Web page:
Taking malaria transmission out of the bottle: implications of mosquito dispersal for vector-control interventions

G.F. Killeen, B.G.J. Knols, W.D. Gu

Research output: Contribution to journalEditorialAcademicpeer-review

57 Citations (Scopus)


Most malaria transmission models assume enclosed systems of people, parasites, and vectors in which neither emigration nor immigration of mosquitoes is considered. This simplification has facilitated insightful analyses but has substantial limitations for evaluating control measures in the field. Here we show that mosquito dispersal can confound conventional approaches to evaluating malaria vector-control interventions, and explore this association with a model of two villages between which mosquito subpopulation exchange occurs. Exchange of mosquitoes between such subpopulations can readily explain the discrepancy between experimental efficacy measurements for insecticide-treated nets and their much lower apparent effectiveness when in use. Our results indicate that current approaches to assessing malaria interventions that confer community-level protection may be severely compromised by mosquito dispersal in many endemic settings. The true effectiveness of many vector-control methods may be much greater than previously appreciated and the application of such interventions should be consolidated into larger contiguous spatial units so that more effective local suppression of malaria can be achieved. Spatially explicit modelling formats that consider vector dispersal as a determinant of malaria transmission and control are needed urgently for rational planning and evaluation of efforts to roll back malaria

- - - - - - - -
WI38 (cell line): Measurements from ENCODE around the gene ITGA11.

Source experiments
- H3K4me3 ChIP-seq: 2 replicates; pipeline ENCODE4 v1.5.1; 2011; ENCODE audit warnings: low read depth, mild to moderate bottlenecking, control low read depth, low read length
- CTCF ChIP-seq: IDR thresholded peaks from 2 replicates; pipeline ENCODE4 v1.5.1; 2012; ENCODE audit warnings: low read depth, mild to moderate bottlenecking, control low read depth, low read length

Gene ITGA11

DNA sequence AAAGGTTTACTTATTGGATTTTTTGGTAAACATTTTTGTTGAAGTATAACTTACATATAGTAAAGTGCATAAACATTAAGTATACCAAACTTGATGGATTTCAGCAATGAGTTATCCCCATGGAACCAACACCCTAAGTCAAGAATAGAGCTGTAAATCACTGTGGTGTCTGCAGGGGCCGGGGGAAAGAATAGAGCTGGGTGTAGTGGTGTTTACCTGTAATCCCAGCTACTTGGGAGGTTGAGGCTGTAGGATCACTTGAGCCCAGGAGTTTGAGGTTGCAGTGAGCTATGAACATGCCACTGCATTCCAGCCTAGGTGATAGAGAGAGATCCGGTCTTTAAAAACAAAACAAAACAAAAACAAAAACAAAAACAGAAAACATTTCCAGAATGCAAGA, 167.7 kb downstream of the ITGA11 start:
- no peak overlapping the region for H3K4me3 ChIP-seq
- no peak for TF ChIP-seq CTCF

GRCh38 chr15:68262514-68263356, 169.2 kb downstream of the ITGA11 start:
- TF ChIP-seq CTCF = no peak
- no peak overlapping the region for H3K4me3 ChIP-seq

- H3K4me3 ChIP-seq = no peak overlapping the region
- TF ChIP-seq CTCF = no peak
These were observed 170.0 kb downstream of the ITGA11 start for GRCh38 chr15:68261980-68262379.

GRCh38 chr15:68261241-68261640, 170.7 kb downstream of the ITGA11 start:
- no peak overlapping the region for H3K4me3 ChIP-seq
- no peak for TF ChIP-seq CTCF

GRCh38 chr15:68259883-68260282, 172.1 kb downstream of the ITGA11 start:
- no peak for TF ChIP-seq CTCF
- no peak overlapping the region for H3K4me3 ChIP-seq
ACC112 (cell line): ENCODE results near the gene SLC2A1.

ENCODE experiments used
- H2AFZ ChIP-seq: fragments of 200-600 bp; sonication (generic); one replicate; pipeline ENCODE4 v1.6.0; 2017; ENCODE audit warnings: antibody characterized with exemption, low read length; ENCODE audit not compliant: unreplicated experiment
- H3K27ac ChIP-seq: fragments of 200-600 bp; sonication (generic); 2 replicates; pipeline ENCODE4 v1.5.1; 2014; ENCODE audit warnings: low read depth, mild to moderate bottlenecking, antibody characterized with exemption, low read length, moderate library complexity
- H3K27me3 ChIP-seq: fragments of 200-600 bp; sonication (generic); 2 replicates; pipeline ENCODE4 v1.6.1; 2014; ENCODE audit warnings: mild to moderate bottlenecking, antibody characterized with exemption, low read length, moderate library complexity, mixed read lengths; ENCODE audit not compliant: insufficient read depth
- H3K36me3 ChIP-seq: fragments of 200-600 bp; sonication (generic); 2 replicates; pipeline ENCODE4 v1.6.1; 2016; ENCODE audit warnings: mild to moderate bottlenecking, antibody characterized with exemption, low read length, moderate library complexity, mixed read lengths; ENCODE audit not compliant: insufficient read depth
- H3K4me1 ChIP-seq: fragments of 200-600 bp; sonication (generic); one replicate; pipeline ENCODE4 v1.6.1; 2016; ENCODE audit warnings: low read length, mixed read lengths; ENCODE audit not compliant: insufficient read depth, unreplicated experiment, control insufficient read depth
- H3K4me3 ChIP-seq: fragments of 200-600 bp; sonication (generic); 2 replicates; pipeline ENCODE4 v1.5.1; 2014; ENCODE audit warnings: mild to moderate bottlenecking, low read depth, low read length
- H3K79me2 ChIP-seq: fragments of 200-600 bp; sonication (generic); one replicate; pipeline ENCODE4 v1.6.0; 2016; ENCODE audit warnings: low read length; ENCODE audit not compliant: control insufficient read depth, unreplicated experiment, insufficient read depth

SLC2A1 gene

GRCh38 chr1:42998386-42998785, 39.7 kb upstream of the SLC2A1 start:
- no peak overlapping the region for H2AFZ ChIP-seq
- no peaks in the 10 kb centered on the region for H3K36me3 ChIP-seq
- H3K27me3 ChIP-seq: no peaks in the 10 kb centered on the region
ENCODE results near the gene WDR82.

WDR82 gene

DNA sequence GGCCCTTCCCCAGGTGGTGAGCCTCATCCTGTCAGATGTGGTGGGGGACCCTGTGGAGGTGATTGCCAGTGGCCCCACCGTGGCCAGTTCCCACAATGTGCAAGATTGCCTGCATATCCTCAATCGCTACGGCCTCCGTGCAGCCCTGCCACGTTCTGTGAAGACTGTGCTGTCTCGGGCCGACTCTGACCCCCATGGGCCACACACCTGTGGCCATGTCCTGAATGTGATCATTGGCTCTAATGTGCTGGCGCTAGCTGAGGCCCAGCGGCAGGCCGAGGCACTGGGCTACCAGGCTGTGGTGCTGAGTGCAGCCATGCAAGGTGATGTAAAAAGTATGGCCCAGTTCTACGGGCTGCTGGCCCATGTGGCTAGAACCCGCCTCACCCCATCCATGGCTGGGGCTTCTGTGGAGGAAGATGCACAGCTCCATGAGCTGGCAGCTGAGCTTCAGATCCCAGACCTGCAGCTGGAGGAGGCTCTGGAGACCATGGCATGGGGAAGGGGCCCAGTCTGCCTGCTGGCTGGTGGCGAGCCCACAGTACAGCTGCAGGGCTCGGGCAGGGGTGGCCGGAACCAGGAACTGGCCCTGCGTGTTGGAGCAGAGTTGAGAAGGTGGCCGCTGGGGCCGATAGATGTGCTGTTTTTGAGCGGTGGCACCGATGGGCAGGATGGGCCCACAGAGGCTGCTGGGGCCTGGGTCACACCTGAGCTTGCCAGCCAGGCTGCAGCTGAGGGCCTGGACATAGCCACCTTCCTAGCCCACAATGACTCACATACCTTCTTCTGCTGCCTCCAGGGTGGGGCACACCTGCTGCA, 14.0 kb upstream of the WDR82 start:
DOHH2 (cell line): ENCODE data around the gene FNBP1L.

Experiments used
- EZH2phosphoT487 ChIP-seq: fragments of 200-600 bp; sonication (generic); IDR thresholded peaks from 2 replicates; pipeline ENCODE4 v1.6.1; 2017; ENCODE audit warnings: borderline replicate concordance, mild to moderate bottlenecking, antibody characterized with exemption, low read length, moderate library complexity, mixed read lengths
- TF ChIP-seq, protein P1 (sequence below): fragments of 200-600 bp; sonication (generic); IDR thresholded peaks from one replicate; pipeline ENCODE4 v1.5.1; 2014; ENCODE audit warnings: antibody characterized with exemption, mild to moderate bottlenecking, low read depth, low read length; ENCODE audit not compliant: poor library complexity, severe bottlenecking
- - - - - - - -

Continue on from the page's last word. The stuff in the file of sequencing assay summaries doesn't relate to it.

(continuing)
Original languageEnglish
Pages (from-to)297-303
JournalThe Lancet Infectious Diseases
Issue number5
Publication statusPublished - 2003


  • insecticide-treated nets
  • impregnated bed nets
  • entomologic inoculation rates
  • plasmodium-falciparum malaria
  • anopheles-gambiae complex
  • child-mortality
  • burkina-faso
  • kenyan coast
  • tanzania
  • bednets


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